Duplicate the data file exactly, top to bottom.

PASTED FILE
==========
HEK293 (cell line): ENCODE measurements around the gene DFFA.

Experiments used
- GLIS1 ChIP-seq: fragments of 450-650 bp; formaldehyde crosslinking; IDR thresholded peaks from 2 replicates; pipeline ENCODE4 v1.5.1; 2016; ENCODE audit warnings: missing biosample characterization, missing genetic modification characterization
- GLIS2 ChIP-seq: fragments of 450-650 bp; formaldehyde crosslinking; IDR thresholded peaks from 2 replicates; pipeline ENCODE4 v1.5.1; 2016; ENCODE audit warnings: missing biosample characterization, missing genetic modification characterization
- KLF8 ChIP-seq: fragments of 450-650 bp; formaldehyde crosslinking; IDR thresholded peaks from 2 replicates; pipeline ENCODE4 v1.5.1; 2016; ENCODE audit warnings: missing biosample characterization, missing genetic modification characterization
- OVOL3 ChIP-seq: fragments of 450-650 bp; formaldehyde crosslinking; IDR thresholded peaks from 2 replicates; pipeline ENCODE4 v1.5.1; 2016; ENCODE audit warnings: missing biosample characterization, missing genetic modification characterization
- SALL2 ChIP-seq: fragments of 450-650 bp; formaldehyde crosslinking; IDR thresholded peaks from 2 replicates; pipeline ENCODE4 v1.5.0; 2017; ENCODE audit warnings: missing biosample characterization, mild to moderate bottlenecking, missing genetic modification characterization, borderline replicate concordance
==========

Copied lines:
HEK293 (cell line): ENCODE measurements around the gene DFFA.

Experiments used
- GLIS1 ChIP-seq: fragments of 450-650 bp; formaldehyde crosslinking; IDR thresholded peaks from 2 replicates; pipeline ENCODE4 v1.5.1; 2016; ENCODE audit warnings: missing biosample characterization, missing genetic modification characterization
- GLIS2 ChIP-seq: fragments of 450-650 bp; formaldehyde crosslinking; IDR thresholded peaks from 2 replicates; pipeline ENCODE4 v1.5.1; 2016; ENCODE audit warnings: missing biosample characterization, missing genetic modification characterization
- KLF8 ChIP-seq: fragments of 450-650 bp; formaldehyde crosslinking; IDR thresholded peaks from 2 replicates; pipeline ENCODE4 v1.5.1; 2016; ENCODE audit warnings: missing biosample characterization, missing genetic modification characterization
- OVOL3 ChIP-seq: fragments of 450-650 bp; formaldehyde crosslinking; IDR thresholded peaks from 2 replicates; pipeline ENCODE4 v1.5.1; 2016; ENCODE audit warnings: missing biosample characterization, missing genetic modification characterization
- SALL2 ChIP-seq: fragments of 450-650 bp; formaldehyde crosslinking; IDR thresholded peaks from 2 replicates; pipeline ENCODE4 v1.5.0; 2017; ENCODE audit warnings: missing biosample characterization, mild to moderate bottlenecking, missing genetic modification characterization, borderline replicate concordance